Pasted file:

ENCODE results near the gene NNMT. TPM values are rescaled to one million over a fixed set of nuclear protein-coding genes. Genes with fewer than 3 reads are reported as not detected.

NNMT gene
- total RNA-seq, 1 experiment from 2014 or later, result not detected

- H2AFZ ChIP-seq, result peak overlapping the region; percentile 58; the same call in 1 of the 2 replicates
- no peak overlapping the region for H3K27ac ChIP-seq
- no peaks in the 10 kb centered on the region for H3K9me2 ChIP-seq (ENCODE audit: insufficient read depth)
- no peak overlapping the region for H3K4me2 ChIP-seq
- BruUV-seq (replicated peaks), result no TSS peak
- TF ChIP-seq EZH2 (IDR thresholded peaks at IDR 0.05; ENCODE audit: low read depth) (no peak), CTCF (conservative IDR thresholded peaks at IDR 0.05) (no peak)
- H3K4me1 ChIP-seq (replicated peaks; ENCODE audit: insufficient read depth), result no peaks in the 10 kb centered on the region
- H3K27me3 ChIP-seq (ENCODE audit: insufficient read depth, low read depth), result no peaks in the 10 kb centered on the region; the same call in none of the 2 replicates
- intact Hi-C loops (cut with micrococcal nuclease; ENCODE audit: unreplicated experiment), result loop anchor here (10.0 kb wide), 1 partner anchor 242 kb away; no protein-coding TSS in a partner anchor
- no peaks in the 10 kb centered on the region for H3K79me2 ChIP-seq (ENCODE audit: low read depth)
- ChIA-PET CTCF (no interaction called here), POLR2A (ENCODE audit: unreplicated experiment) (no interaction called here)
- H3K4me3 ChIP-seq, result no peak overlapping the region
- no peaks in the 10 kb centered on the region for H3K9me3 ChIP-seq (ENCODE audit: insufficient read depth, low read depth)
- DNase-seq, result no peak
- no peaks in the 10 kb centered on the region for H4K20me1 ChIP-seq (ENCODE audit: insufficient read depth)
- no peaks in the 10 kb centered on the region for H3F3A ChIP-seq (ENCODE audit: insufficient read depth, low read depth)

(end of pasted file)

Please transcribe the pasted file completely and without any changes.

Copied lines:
ENCODE results near the gene NNMT. TPM values are rescaled to one million over a fixed set of nuclear protein-coding genes. Genes with fewer than 3 reads are reported as not detected.

NNMT gene
- total RNA-seq, 1 experiment from 2014 or later, result not detected

- H2AFZ ChIP-seq, result peak overlapping the region; percentile 58; the same call in 1 of the 2 replicates
- no peak overlapping the region for H3K27ac ChIP-seq
- no peaks in the 10 kb centered on the region for H3K9me2 ChIP-seq (ENCODE audit: insufficient read depth)
- no peak overlapping the region for H3K4me2 ChIP-seq
- BruUV-seq (replicated peaks), result no TSS peak
- TF ChIP-seq EZH2 (IDR thresholded peaks at IDR 0.05; ENCODE audit: low read depth) (no peak), CTCF (conservative IDR thresholded peaks at IDR 0.05) (no peak)
- H3K4me1 ChIP-seq (replicated peaks; ENCODE audit: insufficient read depth), result no peaks in the 10 kb centered on the region
- H3K27me3 ChIP-seq (ENCODE audit: insufficient read depth, low read depth), result no peaks in the 10 kb centered on the region; the same call in none of the 2 replicates
- intact Hi-C loops (cut with micrococcal nuclease; ENCODE audit: unreplicated experiment), result loop anchor here (10.0 kb wide), 1 partner anchor 242 kb away; no protein-coding TSS in a partner anchor
- no peaks in the 10 kb centered on the region for H3K79me2 ChIP-seq (ENCODE audit: low read depth)
- ChIA-PET CTCF (no interaction called here), POLR2A (ENCODE audit: unreplicated experiment) (no interaction called here)
- H3K4me3 ChIP-seq, result no peak overlapping the region
- no peaks in the 10 kb centered on the region for H3K9me3 ChIP-seq (ENCODE audit: insufficient read depth, low read depth)
- DNase-seq, result no peak
- no peaks in the 10 kb centered on the region for H4K20me1 ChIP-seq (ENCODE audit: insufficient read depth)
- no peaks in the 10 kb centered on the region for H3F3A ChIP-seq (ENCODE audit: insufficient read depth, low read depth)